oa South African Family Practice - A profile of resuscitations at the Kalafong hospital emergency unit : original research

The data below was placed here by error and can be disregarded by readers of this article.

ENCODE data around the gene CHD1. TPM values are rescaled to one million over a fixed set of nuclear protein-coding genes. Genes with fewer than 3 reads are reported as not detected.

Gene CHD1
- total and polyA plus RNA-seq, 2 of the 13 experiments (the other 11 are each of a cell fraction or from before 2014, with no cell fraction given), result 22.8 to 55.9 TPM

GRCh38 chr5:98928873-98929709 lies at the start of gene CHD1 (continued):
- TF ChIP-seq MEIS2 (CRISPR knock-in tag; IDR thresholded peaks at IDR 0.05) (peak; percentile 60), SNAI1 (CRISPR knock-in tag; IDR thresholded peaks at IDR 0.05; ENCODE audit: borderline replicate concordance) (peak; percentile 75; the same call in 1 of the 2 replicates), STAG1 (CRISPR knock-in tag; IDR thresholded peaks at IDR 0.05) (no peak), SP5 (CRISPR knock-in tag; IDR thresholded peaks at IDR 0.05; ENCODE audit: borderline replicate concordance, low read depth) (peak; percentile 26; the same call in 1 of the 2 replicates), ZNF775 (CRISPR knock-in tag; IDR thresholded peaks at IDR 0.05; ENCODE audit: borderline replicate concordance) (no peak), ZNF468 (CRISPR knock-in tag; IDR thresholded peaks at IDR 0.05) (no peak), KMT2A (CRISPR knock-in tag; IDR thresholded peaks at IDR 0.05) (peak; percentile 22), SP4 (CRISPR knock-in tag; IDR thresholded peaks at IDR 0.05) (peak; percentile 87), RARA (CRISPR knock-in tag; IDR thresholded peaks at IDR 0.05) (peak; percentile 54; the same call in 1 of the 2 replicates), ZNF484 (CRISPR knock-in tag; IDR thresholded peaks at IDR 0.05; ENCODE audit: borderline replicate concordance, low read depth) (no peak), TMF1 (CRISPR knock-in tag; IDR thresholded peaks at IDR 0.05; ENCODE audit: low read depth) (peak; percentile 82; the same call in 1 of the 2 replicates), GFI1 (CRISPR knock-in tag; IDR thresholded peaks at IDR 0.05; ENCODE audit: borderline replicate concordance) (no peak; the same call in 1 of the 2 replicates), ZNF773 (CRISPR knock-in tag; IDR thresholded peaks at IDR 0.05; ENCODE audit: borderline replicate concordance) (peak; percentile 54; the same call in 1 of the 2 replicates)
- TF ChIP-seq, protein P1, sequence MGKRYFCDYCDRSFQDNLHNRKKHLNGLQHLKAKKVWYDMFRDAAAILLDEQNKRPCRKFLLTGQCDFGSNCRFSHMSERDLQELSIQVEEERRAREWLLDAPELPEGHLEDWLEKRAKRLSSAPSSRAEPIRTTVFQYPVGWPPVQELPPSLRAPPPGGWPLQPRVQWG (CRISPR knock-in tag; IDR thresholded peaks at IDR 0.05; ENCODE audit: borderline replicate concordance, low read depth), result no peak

<i>Background:</i> All serious emergency cases arriving at the Kalafong Hospital emergency department are first resuscitated by doctors from the Family Medicine Department. The aim of this study was to construct a profile of the patients that the emergency unit doctors consider necessary to admit to the resuscitation unit and to describe the procedures carried out on them. <br><i>Method:</i> All data from the records of resuscitated patients from 1 July 2000 until 31 December 2000 were included in the study. <br><i>Results:</i> During the period of the study, 309 patients were resuscitated. Two hundred and three patient records could be traced, of which five files were excluded due to insufficient data. Medical complications were the most common reasons for resuscitation. These patients presented with complications due to chronic diseases such as heart failure, myocardial infarction, diabetic complications, hypertensive crisis and stroke. Suicide attempts were also common, with organophosphates often being used in the attempted suicide. <br>Men between the ages of 18 and 40 under the influence of alcohol were the most frequent type of patients resuscitated for trauma injuries. Gunshot wounds and car accidents were the major causes of serious injuries. <br><i>Conclusions:</i> The disease profile of the resuscitation patients reflects the medical and social problems of our society. A holistic, bio-psychosocial approach to health care in the primary health care setting could prevent resultant mortality and morbidity.
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